If we learned anything about Brazilian fans this Olympics, it’s that they love the underdog (except when a Brazilian athlete is competing, of course). This meant a lot of booing for the dominant Team USA during the 2016 Olympic Games in Rio de Janeiro this August.
USA men’s basketball illustrated the peculiar allegiances of Brazilian fans. Many Brazilians are basketball fans—with a few Brazilians in the NBA, it’s gaining popularity in Brazil. The arrival of A-list NBA stars in Rio made a splash in local headlines; any USA men’s basketball game was a hot ticket.
At the USA vs. Serbia men’s basketball in the preliminaries, fans were conflicted. With many fans wearing NBA jerseys, it seemed safe to assume that the locals would be cheering for the USA. But soon enough the crowds start chanting “Serbia! Serbia! Serbia!” Fans booed when the US shot free throws and applauded their failed shot attempts. But they also exploded in applause for Team USA’s impressive threes and dunks.
“The US always wins, so I decided to cheer and give force to the other team” said Gabriela Fleury, a Brazilian fan who was belting out encouragement for the Serbians in Portuguese. “I saw a lot of others cheering for Serbia, I think for the same reason, everyone already knew the USA was going to win.”
The USA did win, although not by a landslide. Toward the end the crowd got heated with the idea of Serbia catching up to the Dream Team—they started cheering “We’re going to turn it around, Serbia!” But with a final score of 94 to 91, the underdogs couldn’t quite overcome.
Then in the quarterfinals the US took on Argentina, Brazil’s long-time biggest sports rival. This time, the crowd was decidedly for the Americans, chanting their traditional soccer cheers, many of which aim to mock Argentina.
“One thousand goals, one thousand goals,” the crowd roared, referring to Brazilian soccer legend Pelé’s lifetime goal tally. The chant goes on to snub Argentina’s Diego Maradona. “Only Pelé, only Pelé. Maradona coke-head,” jabbing at the soccer player’s history of drug addiction.
But the Argentinians in the crowd came back with their soccer cheers, including one that caught fire during the World Cup — “Brazil tell me how does it feel, to have your daddy in your house.”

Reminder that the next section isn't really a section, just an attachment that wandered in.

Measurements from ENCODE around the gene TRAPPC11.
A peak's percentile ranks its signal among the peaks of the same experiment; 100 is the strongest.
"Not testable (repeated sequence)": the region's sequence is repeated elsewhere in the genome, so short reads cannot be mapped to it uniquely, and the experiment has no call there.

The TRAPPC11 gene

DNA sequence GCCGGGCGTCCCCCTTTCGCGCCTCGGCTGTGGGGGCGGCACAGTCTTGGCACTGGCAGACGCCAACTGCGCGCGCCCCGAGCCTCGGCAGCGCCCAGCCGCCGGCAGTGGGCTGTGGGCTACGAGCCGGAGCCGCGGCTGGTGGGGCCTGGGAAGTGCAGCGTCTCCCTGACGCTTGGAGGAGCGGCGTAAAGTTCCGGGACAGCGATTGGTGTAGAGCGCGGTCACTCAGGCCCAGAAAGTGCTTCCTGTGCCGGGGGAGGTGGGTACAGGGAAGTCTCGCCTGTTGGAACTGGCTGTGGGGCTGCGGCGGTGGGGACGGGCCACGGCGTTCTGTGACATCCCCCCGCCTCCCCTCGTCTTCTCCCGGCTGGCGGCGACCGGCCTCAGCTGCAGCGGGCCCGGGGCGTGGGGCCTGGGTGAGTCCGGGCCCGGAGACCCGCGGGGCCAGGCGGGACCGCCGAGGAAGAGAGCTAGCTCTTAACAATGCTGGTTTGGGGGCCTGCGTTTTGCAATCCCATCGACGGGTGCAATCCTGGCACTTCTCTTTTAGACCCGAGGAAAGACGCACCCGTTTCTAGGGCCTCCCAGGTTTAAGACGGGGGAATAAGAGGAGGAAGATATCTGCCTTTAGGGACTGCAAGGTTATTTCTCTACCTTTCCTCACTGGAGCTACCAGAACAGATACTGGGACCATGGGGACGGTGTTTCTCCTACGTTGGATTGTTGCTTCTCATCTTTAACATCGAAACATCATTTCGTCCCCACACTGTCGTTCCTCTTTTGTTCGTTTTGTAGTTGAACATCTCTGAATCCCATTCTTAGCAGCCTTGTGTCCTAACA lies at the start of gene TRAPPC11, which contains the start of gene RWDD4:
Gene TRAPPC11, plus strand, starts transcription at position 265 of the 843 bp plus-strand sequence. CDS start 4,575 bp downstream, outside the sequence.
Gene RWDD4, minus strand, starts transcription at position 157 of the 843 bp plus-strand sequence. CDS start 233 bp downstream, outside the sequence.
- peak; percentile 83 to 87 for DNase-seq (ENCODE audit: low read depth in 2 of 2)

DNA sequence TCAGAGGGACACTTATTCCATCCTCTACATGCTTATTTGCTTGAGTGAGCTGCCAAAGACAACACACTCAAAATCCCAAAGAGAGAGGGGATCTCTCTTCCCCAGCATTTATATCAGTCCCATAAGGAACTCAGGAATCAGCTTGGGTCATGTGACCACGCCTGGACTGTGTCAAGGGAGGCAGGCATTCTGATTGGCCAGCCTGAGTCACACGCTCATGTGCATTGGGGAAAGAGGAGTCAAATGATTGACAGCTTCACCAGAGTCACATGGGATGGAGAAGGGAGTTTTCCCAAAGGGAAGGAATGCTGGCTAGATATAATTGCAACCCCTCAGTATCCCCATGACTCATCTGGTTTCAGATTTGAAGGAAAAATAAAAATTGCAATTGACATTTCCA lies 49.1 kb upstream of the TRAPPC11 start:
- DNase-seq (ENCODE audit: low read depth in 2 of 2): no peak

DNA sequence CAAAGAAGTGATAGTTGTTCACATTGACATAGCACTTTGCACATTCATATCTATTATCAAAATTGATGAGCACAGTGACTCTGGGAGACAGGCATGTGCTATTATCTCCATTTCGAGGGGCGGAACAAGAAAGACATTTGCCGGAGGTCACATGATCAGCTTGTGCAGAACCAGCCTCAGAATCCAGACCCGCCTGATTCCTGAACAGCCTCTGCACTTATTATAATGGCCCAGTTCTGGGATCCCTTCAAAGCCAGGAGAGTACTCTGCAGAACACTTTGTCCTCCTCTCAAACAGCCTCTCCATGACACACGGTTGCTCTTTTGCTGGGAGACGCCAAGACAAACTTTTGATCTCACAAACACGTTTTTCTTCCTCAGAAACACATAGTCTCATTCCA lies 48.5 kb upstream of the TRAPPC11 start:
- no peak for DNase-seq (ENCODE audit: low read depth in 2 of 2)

“We didn’t understand what was going on,” American basketball player Paul George told journalists after the game. “We didn’t know if they were against each other or if they were cheering with each other” he said between laughs.
Another Team USA player, Kyrie Irving of the Cleveland Cavaliers, commented that he loved the atmosphere and local fans.
“We’re used to playing in arenas for 20,000 people. Soccer players compete for 100,000 people. I think today was closest I’ll ever feel to being a soccer player,” he said.
But once Team USA took out Brazil’s archrival Argentina, the mix of boos and isolated cheers on impressive plays continued. In the semifinal against Spain, the crowd again went against the USA.
“Most were rooting for Spain,” affirmed Leonardo Vidal, an engineer from Rio, who attended the semifinal. “I was here because this is a good game, a show, the Americans are the best basketball players in the world.”
“Brazilians cheer against the Americans because they think they’re arrogant,” he added, specifically referring to allegations that US swimmer Ryan Lochte lied about being robbed at gunpoint, when in reality he was drunk and vandalized a gas station.
So when it comes to international sporting events, Brazilian audiences seem to have a rank: first and foremost, is Brazil, of course. Next, cheer for the underdog. Team USA is ranked pretty low on their list—though no one places below Argentina.